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  15. Ravinder Rena (2008). Women's Enterprise Development in Eritrea Through Microfinance. ICFAI University Journal of Entrepreneurship and Development 5 (3):41-58.
    Women play a key role in economic growth and development, yet they are still discriminated against in economic life. Eritrea has extreme poverty and more than 66 percent of people live below poverty line. Eventually, the number of poor households in the country is high. Many are women-headed households, whose husbands died during the conflicts or who are now serving in the National Service. Women-headed households are particularly vulnerable. The Savings and Micro Credit Program (SMCP) provides major microfinance to women (...)
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  16. Wahibur Rokhman & Arif Hassan (2012). The Effect of Islamic Work Ethic on Organisational Justice. African Journal of Business Ethics 6 (1):25.
    The study proposed to investigate the effect of the Islamic work ethic on the perception of justice among employees in Islamic microfinance institutions in Indonesia. The construct of organisational justice included three dimensions, namely distributive, procedural, and interactional justice. The sample consisted of 370 employees from 60 Islamic microfinance institutions in Central Java, Indonesia. The results suggest that the Islamic work ethic positively contributes to the aforementioned three dimensions of the perception of justice. Implications, limitations, and suggestions for future research (...)
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  17. Joakim Sandberg (2012). Mega-Interest on Microcredit: Are Lenders Exploiting the Poor? Journal of Applied Philosophy 29 (3):169-185.
    Microcredit is often hailed as an effective way of alleviating poverty. In recent years, however, microfinance institutions have been the target of much criticism due to their comparatively high interest rates (which may be as high as 70–100% per annum). This paper discusses whether it can be morally justified to charge very high rates of interest when lending money to the poor. Arguments are drawn from contemporary as well as historical debates on usury, exploitation, egalitarianism and consequentialism. It is conceded (...)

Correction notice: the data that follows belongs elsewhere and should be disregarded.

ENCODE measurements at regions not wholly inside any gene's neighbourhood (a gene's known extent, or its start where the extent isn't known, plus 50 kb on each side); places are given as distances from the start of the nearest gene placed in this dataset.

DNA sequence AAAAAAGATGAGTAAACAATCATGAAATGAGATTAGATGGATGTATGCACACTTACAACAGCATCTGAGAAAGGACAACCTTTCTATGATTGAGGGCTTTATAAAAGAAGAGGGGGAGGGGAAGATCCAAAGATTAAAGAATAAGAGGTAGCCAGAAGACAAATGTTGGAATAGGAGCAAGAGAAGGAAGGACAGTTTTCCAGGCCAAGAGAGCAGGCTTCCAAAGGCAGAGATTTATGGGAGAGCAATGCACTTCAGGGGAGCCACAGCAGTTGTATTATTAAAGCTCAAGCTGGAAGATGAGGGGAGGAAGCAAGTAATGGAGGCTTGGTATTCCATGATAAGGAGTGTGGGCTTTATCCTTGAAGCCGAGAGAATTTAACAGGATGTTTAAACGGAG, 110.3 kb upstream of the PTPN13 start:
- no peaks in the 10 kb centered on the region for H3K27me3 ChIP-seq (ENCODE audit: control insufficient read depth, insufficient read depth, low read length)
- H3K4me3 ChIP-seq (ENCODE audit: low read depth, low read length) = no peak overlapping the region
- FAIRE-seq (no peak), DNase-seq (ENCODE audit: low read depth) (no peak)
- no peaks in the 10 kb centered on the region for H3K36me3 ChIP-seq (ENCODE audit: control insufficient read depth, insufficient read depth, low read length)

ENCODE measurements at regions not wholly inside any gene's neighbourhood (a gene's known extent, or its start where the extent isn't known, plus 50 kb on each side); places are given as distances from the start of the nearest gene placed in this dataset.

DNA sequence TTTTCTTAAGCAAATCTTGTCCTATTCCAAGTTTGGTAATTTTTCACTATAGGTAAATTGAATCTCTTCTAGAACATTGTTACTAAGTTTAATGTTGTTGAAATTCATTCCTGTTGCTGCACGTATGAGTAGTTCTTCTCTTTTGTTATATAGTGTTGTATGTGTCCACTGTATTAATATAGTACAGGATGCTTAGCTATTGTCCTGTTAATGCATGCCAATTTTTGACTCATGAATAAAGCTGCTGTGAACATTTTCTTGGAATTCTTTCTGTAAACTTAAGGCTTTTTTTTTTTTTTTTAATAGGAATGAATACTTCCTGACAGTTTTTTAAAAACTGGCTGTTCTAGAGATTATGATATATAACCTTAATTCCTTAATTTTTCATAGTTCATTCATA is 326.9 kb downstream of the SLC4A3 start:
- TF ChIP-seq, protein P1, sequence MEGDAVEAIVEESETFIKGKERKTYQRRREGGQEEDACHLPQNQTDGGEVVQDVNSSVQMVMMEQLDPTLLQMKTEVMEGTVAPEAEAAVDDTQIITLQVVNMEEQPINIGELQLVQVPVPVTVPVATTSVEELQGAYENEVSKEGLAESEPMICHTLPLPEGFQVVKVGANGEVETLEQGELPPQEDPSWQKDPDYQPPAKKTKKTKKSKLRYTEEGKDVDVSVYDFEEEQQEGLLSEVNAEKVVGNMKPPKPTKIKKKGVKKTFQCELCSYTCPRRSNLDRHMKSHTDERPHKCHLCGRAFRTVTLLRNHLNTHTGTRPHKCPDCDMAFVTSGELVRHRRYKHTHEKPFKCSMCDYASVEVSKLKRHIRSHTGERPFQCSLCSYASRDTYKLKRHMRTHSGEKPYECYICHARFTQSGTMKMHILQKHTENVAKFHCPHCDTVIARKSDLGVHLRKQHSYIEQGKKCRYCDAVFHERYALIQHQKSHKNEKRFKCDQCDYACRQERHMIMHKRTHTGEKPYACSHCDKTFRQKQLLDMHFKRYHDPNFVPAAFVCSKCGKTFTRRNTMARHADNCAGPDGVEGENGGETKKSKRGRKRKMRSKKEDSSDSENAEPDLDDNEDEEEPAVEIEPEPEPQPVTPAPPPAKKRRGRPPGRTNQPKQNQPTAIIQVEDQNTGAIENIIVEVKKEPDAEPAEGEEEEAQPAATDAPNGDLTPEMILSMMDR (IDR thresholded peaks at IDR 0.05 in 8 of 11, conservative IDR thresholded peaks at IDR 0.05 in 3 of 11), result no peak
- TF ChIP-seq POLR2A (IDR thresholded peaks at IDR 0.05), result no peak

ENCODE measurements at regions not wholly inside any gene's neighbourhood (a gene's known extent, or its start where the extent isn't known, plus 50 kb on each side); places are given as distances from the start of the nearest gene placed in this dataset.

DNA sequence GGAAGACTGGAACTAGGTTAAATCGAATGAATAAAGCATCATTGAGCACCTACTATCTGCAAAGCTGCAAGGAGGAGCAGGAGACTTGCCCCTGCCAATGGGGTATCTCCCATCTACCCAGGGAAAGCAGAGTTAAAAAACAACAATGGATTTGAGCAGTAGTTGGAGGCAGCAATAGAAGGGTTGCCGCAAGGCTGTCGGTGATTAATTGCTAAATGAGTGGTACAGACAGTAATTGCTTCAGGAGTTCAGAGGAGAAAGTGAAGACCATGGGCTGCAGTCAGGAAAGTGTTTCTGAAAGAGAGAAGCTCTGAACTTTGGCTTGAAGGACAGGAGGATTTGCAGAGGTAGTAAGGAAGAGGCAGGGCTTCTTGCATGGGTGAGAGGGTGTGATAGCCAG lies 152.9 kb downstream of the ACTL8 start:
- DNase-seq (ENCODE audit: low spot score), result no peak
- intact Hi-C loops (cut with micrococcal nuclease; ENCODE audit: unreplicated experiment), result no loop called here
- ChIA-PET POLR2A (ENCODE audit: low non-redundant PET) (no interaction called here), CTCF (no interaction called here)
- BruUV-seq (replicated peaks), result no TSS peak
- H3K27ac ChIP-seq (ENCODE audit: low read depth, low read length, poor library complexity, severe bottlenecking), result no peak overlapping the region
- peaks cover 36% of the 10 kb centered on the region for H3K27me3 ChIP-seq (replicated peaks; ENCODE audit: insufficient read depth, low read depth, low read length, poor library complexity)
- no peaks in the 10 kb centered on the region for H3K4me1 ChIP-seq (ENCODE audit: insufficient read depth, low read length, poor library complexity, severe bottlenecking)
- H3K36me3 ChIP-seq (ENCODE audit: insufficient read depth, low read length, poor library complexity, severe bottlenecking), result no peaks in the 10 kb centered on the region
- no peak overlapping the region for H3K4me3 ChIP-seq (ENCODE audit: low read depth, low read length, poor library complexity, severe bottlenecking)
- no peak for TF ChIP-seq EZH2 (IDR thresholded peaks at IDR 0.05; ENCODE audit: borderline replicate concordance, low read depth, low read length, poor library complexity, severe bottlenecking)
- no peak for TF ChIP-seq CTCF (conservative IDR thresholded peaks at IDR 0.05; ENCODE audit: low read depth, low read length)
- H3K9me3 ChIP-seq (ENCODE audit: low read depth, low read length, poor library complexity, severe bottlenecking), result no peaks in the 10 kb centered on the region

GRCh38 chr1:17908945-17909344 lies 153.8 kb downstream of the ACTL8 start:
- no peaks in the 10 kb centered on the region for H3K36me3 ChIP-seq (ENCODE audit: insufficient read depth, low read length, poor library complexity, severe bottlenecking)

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  18. Evan Selinger (2008). Does Microcredit “Empower”? Reflections on the Grameen Bank Debate. Human Studies 31 (1):27 - 41.
    Recent debates about the Grameen Bank’s microlending practices depict participating female borrowers as having fundamentally empowering or disempowering experiences. I argue that this discursive framework may be too reductive: it can conceal how technique and technology simultaneously facilitate relations of dependence and independence; and it can diminish our capacity to understand and assess innovative development initiatives.
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  19. Marco Tavanti (2013). Before Microfinance: The Social Value of Microsavings in Vincentian Poverty Reduction. [REVIEW] Journal of Business Ethics 112 (4):697-706.
    The purpose of this article is to present and discuss the values and limits of microfinance within the context of poverty reduction, international development, and community empowerment. The main thesis is that microfinance requires a more complex strategy than simply the provision of credits. The development of financial capital depends on the increase in human capacity and social capital. Microfinance is revisited under the ethical lenses of global responsibility for alleviating poverty and developing community sustainability. Through a critical review of (...)